Light from a laser beam can cut or destroy tissue or fix damaged tissue by fusing ripped edges together. This enables lasers to be used in place of stitches, scissors and scalpels in numerous surgical procedures. Little sections of tissue can be treated without causing damage to the surrounding tissues, since laser beams can be focused exactly.
Laser treatment is popular in gynaecological processes. A laser beam can be directed into the body through an endoscope to remove scar tissue inside the fallopian tubes, which might be a cause of infertility. Lasers are also used to destroy abnormal cells and to remove cysts that form in the pelvic region as a result of endometriosis. Likewise, little tumours or precancerous cells in other body regions that were internal, such as the digestive tract or inside the larynx, can be ruined by laser beams.
The technique may also be used to open arteries which were narrowed by fatty deposits. In ophthalmic surgery, laser beams can be used to seal little rips in the retina, the light sensitive layer at the rear of the eye.
Laser treatment is frequently used on the face, particularly on the skin, for reducing scar tissue and birthmarks, non-cancerous moles, tattoos or wrinkles. In many instances scarring is minimal, and the look of the skin is considerably enhanced although the results are determined by the extent of the issue. Outside laser treatment can also be used to remove warts on the skin and genital warts and to treat ailments for example spider veins.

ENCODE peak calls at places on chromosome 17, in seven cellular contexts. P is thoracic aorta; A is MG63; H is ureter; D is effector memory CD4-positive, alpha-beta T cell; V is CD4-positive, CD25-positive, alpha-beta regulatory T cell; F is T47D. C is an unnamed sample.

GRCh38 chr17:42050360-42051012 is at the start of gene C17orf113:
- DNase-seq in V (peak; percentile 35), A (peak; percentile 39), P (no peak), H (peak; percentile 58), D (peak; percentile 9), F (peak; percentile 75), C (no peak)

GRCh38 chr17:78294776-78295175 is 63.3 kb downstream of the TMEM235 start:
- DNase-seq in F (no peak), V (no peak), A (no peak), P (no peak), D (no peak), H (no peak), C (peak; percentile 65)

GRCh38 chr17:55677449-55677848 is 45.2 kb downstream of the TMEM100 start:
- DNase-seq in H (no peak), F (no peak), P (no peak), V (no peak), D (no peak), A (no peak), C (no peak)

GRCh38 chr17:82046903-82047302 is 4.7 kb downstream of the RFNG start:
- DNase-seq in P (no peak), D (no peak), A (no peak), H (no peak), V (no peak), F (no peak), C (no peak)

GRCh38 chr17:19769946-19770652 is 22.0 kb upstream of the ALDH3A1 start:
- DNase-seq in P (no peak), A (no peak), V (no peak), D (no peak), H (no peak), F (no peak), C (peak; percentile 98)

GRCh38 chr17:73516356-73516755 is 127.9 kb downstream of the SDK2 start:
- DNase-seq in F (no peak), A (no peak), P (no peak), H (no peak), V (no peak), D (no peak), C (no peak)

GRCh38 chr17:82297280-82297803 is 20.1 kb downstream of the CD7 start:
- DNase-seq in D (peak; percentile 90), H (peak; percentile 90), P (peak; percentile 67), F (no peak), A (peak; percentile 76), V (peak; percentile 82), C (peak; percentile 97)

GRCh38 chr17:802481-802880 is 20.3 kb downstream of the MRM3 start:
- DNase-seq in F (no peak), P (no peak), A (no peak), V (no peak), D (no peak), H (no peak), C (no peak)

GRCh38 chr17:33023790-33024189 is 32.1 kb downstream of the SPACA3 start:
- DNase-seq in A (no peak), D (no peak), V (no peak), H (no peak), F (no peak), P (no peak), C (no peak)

Most types of laser treatment are done under either general or local anaesthesia, determined by the region to be treated and the kind of operation. Yet, for minor skin conditions, little discomfort is caused by laser treatment and may be performed without anaesthesia. There may be some swelling, blistering and redness, which generally disappear within a week. Substantial areas of skin may need to be treated over several sessions.